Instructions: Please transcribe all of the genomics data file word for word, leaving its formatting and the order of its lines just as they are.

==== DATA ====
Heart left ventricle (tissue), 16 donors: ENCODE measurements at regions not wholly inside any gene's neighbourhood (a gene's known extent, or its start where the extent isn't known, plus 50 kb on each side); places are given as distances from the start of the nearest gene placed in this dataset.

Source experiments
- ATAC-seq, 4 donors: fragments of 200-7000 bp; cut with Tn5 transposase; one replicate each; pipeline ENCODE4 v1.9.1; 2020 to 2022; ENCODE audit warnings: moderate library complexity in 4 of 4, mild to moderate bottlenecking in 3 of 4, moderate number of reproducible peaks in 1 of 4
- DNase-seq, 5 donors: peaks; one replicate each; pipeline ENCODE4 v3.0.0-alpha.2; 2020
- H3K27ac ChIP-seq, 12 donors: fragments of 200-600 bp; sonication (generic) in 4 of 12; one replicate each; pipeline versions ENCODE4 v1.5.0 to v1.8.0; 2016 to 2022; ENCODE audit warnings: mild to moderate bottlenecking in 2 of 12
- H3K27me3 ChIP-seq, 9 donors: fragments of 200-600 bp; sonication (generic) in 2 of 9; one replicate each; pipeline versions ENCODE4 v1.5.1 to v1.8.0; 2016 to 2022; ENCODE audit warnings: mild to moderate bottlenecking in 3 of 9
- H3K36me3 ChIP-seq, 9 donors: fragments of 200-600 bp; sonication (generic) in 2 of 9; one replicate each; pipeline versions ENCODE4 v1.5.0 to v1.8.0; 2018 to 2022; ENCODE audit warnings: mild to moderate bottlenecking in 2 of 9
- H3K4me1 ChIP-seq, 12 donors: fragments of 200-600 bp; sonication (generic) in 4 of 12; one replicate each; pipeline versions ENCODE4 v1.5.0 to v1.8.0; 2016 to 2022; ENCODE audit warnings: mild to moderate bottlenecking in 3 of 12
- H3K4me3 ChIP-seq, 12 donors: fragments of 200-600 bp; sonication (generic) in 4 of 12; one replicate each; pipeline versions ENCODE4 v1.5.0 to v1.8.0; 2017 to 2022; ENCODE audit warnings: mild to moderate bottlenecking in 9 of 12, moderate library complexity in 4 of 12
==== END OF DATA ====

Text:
Heart left ventricle (tissue), 16 donors: ENCODE measurements at regions not wholly inside any gene's neighbourhood (a gene's known extent, or its start where the extent isn't known, plus 50 kb on each side); places are given as distances from the start of the nearest gene placed in this dataset.

Source experiments
- ATAC-seq, 4 donors: fragments of 200-7000 bp; cut with Tn5 transposase; one replicate each; pipeline ENCODE4 v1.9.1; 2020 to 2022; ENCODE audit warnings: moderate library complexity in 4 of 4, mild to moderate bottlenecking in 3 of 4, moderate number of reproducible peaks in 1 of 4
- DNase-seq, 5 donors: peaks; one replicate each; pipeline ENCODE4 v3.0.0-alpha.2; 2020
- H3K27ac ChIP-seq, 12 donors: fragments of 200-600 bp; sonication (generic) in 4 of 12; one replicate each; pipeline versions ENCODE4 v1.5.0 to v1.8.0; 2016 to 2022; ENCODE audit warnings: mild to moderate bottlenecking in 2 of 12
- H3K27me3 ChIP-seq, 9 donors: fragments of 200-600 bp; sonication (generic) in 2 of 9; one replicate each; pipeline versions ENCODE4 v1.5.1 to v1.8.0; 2016 to 2022; ENCODE audit warnings: mild to moderate bottlenecking in 3 of 9
- H3K36me3 ChIP-seq, 9 donors: fragments of 200-600 bp; sonication (generic) in 2 of 9; one replicate each; pipeline versions ENCODE4 v1.5.0 to v1.8.0; 2018 to 2022; ENCODE audit warnings: mild to moderate bottlenecking in 2 of 9
- H3K4me1 ChIP-seq, 12 donors: fragments of 200-600 bp; sonication (generic) in 4 of 12; one replicate each; pipeline versions ENCODE4 v1.5.0 to v1.8.0; 2016 to 2022; ENCODE audit warnings: mild to moderate bottlenecking in 3 of 12
- H3K4me3 ChIP-seq, 12 donors: fragments of 200-600 bp; sonication (generic) in 4 of 12; one replicate each; pipeline versions ENCODE4 v1.5.0 to v1.8.0; 2017 to 2022; ENCODE audit warnings: mild to moderate bottlenecking in 9 of 12, moderate library complexity in 4 of 12